Yellow Alyssum Is an Easy-to-Grow Perennial
Easy-to-Grow Perennial: Alyssum or Basket-of-Gold
For an easy-to-grow perennial, and an alyssum by any other name, Yellow Alyssum is a delightful plant. Other names for this plant include Aurinia saxatilis or Aurinia saxitilis, and the older classification of this flower is Alyssum saxatile. Another classification has it listed as Aurinia saxatilis Compacta, and its more common names are Basket-of-Gold, Gold-dust and Dwarf Goldentuft. Still another name for this beautiful little perennial is madwort. Whew—what a lot of names! By whatever name you call it, this little flower packs a huge punch.
Years ago, I started experimenting here in Central Oregon with different perennials because my husband wanted things that came back every year. Although I still intermix as many annuals as I can sneak past him into the pots and gardens, my mainstay in all of our gardens (while I can keep them away from thundering malamute feet) is the perennial. This particular little perennial is my favorite simply because it is so worry-free and wonderful in so many ways, as you will see below.
Hardiness and Size
This is one plant I don’t think you can ever go wrong with—or kill! It is said to be hardy and grows well in zones 3–7. It can also be grown in zones 8–10, though it may not grow as long in those zones. In Central Oregon, this particular flower blooms in spring and then blooms again (although not as plushly) in late summer. In the spring when it blooms, the hills are alive with yellow color (and the sound of music).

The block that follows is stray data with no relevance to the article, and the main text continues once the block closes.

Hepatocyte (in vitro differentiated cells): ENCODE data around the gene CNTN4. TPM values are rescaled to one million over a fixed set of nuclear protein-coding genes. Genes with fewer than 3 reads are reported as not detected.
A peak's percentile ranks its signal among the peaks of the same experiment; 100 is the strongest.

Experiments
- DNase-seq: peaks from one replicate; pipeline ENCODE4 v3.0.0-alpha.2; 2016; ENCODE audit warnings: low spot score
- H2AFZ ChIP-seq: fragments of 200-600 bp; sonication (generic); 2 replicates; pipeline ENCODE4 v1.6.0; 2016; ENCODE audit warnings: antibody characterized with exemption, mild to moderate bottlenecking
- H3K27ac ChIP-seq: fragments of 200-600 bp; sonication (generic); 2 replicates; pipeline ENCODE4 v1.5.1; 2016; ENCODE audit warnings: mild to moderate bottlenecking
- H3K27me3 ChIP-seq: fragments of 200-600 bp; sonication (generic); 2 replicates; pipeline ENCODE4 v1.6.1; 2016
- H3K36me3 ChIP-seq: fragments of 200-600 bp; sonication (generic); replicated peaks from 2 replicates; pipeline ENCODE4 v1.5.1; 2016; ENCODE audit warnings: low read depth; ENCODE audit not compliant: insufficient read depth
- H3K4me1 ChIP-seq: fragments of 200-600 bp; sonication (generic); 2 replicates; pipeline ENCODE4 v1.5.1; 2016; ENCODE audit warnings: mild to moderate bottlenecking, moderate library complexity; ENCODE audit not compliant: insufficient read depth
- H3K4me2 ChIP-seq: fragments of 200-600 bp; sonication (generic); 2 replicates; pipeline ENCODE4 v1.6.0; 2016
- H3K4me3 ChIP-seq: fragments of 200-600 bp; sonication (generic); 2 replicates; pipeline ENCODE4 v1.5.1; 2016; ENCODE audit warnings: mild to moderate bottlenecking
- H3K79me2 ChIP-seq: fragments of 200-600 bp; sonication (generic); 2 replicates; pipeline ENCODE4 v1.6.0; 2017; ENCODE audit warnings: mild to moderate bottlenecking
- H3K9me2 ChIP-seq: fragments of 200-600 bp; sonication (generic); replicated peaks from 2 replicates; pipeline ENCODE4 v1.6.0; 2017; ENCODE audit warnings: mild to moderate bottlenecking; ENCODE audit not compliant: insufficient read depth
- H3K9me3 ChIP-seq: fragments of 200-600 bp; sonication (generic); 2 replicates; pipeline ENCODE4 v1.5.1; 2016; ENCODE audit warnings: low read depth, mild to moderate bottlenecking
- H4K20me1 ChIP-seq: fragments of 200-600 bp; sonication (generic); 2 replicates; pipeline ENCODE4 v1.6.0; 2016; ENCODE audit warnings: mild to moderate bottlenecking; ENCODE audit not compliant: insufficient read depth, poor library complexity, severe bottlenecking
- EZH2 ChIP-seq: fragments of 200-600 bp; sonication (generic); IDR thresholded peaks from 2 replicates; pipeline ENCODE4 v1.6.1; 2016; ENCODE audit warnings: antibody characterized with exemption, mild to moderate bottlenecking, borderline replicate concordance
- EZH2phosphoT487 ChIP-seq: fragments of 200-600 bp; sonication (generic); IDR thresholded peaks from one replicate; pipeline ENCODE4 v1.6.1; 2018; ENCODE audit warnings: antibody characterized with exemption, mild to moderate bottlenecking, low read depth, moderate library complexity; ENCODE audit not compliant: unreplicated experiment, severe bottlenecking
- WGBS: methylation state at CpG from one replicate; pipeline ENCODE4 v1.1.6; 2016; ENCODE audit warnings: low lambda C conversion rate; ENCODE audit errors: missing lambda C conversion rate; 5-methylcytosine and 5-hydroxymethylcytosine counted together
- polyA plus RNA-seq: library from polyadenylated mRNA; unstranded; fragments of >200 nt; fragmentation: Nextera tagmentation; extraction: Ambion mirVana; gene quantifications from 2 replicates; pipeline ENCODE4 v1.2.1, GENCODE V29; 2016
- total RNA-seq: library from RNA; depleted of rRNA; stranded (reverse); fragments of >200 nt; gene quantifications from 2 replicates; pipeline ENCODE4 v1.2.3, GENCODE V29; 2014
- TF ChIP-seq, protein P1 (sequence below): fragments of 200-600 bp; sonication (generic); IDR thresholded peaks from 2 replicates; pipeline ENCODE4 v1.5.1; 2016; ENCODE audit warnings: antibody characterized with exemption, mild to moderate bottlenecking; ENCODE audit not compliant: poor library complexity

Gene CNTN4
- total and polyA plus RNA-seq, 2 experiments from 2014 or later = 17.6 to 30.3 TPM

This perennial is good for borders as it is rather low-lying, and it's a cheery yellow with scads of blooms on its short little plant base. It is a plant that is conducive to draping down over rockeries as well, and it's an excellent plant to put on a slope. The plant itself grows to about 6 to 12 inches in height and should be spaced about 9 to 12 inches apart. However, they can spread about 18 inches, so they can make a beautiful ground cover, though not a tight one. In other words, if you want some height—this is your flower!
Seeds, Soil, and Sun
The most magical characteristic of all is that this flower reseeds itself every year. After the flowers have finished blooming and the seeds become dry on the plant, I merely go out and shake them a bit and the wind does the rest. Every year, we have more and more spread of this beautiful little plant as it just simply multiplies all by itself!
This plant is not picky about soil, either. It can grow in the most packed-down dirt sometimes I have ever seen and still thrive. It is also drought-resistant, so if you happen to forget to water for a bit, it won’t die on you right away.
This plant does prefer sun and here in Central Oregon we get our fair share especially in spring and summer, even into fall. It thrives on well-drained but poor soil. What a bonus!
Choosing and Caring for Yellow Alyssum
We usually buy them as small starts at the nursery and have never lost one of these plants. Every year, the plants that survive the malamutes become fuller and fuller and then multiply rapidly so that there is a virtual blanket of bright yellow on our hills. They do well around a tree or in pots as well.
To properly care for the yellow alyssum plant, when the blooms are faded (and you have shaken loose any seeds if you wish), simply cut them back to about 1/3 the plant’s size. This will promote re-bloom again in a few months. If they also start to become too shaggy, cut them back by about 1/3 and they will resurface in their healthy state.